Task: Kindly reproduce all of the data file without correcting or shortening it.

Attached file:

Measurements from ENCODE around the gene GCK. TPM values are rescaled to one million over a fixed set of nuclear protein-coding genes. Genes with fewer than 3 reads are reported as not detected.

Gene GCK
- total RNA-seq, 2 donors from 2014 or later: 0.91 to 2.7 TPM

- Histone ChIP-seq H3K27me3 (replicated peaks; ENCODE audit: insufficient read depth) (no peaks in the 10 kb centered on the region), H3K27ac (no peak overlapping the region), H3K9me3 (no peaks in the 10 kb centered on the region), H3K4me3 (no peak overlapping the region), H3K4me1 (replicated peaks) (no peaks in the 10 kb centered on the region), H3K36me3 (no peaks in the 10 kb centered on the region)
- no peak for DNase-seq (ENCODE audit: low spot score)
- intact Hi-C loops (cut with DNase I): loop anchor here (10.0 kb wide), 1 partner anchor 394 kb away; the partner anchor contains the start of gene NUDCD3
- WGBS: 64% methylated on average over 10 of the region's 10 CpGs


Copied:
Measurements from ENCODE around the gene GCK. TPM values are rescaled to one million over a fixed set of nuclear protein-coding genes. Genes with fewer than 3 reads are reported as not detected.

Gene GCK
- total RNA-seq, 2 donors from 2014 or later: 0.91 to 2.7 TPM

- Histone ChIP-seq H3K27me3 (replicated peaks; ENCODE audit: insufficient read depth) (no peaks in the 10 kb centered on the region), H3K27ac (no peak overlapping the region), H3K9me3 (no peaks in the 10 kb centered on the region), H3K4me3 (no peak overlapping the region), H3K4me1 (replicated peaks) (no peaks in the 10 kb centered on the region), H3K36me3 (no peaks in the 10 kb centered on the region)
- no peak for DNase-seq (ENCODE audit: low spot score)
- intact Hi-C loops (cut with DNase I): loop anchor here (10.0 kb wide), 1 partner anchor 394 kb away; the partner anchor contains the start of gene NUDCD3
- WGBS: 64% methylated on average over 10 of the region's 10 CpGs